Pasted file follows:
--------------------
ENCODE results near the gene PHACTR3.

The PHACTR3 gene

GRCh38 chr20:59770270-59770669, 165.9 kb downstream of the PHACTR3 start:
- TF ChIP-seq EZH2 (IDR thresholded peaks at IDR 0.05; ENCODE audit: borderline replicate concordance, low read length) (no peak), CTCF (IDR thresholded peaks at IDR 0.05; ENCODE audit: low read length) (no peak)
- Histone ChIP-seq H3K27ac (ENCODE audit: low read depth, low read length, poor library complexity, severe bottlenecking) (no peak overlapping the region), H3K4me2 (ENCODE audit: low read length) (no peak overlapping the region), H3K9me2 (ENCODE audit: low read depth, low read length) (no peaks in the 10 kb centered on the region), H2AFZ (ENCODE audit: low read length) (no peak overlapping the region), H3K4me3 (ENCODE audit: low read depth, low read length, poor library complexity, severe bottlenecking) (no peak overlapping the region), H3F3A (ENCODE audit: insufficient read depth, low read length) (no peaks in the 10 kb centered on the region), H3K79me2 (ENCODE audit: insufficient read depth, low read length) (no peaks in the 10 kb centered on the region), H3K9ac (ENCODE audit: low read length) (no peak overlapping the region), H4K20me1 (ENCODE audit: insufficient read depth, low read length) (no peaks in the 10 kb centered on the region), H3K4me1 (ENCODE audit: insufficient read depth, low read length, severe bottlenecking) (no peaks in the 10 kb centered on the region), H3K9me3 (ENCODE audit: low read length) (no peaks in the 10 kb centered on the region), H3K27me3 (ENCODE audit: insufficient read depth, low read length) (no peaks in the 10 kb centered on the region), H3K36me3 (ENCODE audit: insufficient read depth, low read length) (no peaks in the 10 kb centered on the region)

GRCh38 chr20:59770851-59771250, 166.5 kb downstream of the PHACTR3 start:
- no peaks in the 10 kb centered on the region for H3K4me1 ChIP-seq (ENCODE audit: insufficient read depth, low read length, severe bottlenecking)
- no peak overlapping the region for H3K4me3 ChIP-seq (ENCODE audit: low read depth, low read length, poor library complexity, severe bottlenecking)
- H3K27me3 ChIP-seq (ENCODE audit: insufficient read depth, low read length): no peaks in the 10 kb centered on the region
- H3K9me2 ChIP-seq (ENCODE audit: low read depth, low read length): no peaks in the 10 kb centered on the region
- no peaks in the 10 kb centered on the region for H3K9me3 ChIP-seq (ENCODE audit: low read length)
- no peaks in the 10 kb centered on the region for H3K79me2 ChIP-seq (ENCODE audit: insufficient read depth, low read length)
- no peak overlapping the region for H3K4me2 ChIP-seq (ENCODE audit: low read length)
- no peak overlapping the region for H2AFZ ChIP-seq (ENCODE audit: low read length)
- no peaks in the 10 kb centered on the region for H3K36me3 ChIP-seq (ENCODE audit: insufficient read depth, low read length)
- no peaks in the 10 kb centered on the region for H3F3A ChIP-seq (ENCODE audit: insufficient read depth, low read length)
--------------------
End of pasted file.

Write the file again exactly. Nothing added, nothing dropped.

ENCODE results near the gene PHACTR3.

The PHACTR3 gene

GRCh38 chr20:59770270-59770669, 165.9 kb downstream of the PHACTR3 start:
- TF ChIP-seq EZH2 (IDR thresholded peaks at IDR 0.05; ENCODE audit: borderline replicate concordance, low read length) (no peak), CTCF (IDR thresholded peaks at IDR 0.05; ENCODE audit: low read length) (no peak)
- Histone ChIP-seq H3K27ac (ENCODE audit: low read depth, low read length, poor library complexity, severe bottlenecking) (no peak overlapping the region), H3K4me2 (ENCODE audit: low read length) (no peak overlapping the region), H3K9me2 (ENCODE audit: low read depth, low read length) (no peaks in the 10 kb centered on the region), H2AFZ (ENCODE audit: low read length) (no peak overlapping the region), H3K4me3 (ENCODE audit: low read depth, low read length, poor library complexity, severe bottlenecking) (no peak overlapping the region), H3F3A (ENCODE audit: insufficient read depth, low read length) (no peaks in the 10 kb centered on the region), H3K79me2 (ENCODE audit: insufficient read depth, low read length) (no peaks in the 10 kb centered on the region), H3K9ac (ENCODE audit: low read length) (no peak overlapping the region), H4K20me1 (ENCODE audit: insufficient read depth, low read length) (no peaks in the 10 kb centered on the region), H3K4me1 (ENCODE audit: insufficient read depth, low read length, severe bottlenecking) (no peaks in the 10 kb centered on the region), H3K9me3 (ENCODE audit: low read length) (no peaks in the 10 kb centered on the region), H3K27me3 (ENCODE audit: insufficient read depth, low read length) (no peaks in the 10 kb centered on the region), H3K36me3 (ENCODE audit: insufficient read depth, low read length) (no peaks in the 10 kb centered on the region)

GRCh38 chr20:59770851-59771250, 166.5 kb downstream of the PHACTR3 start:
- no peaks in the 10 kb centered on the region for H3K4me1 ChIP-seq (ENCODE audit: insufficient read depth, low read length, severe bottlenecking)
- no peak overlapping the region for H3K4me3 ChIP-seq (ENCODE audit: low read depth, low read length, poor library complexity, severe bottlenecking)
- H3K27me3 ChIP-seq (ENCODE audit: insufficient read depth, low read length): no peaks in the 10 kb centered on the region
- H3K9me2 ChIP-seq (ENCODE audit: low read depth, low read length): no peaks in the 10 kb centered on the region
- no peaks in the 10 kb centered on the region for H3K9me3 ChIP-seq (ENCODE audit: low read length)
- no peaks in the 10 kb centered on the region for H3K79me2 ChIP-seq (ENCODE audit: insufficient read depth, low read length)
- no peak overlapping the region for H3K4me2 ChIP-seq (ENCODE audit: low read length)
- no peak overlapping the region for H2AFZ ChIP-seq (ENCODE audit: low read length)
- no peaks in the 10 kb centered on the region for H3K36me3 ChIP-seq (ENCODE audit: insufficient read depth, low read length)
- no peaks in the 10 kb centered on the region for H3F3A ChIP-seq (ENCODE audit: insufficient read depth, low read length)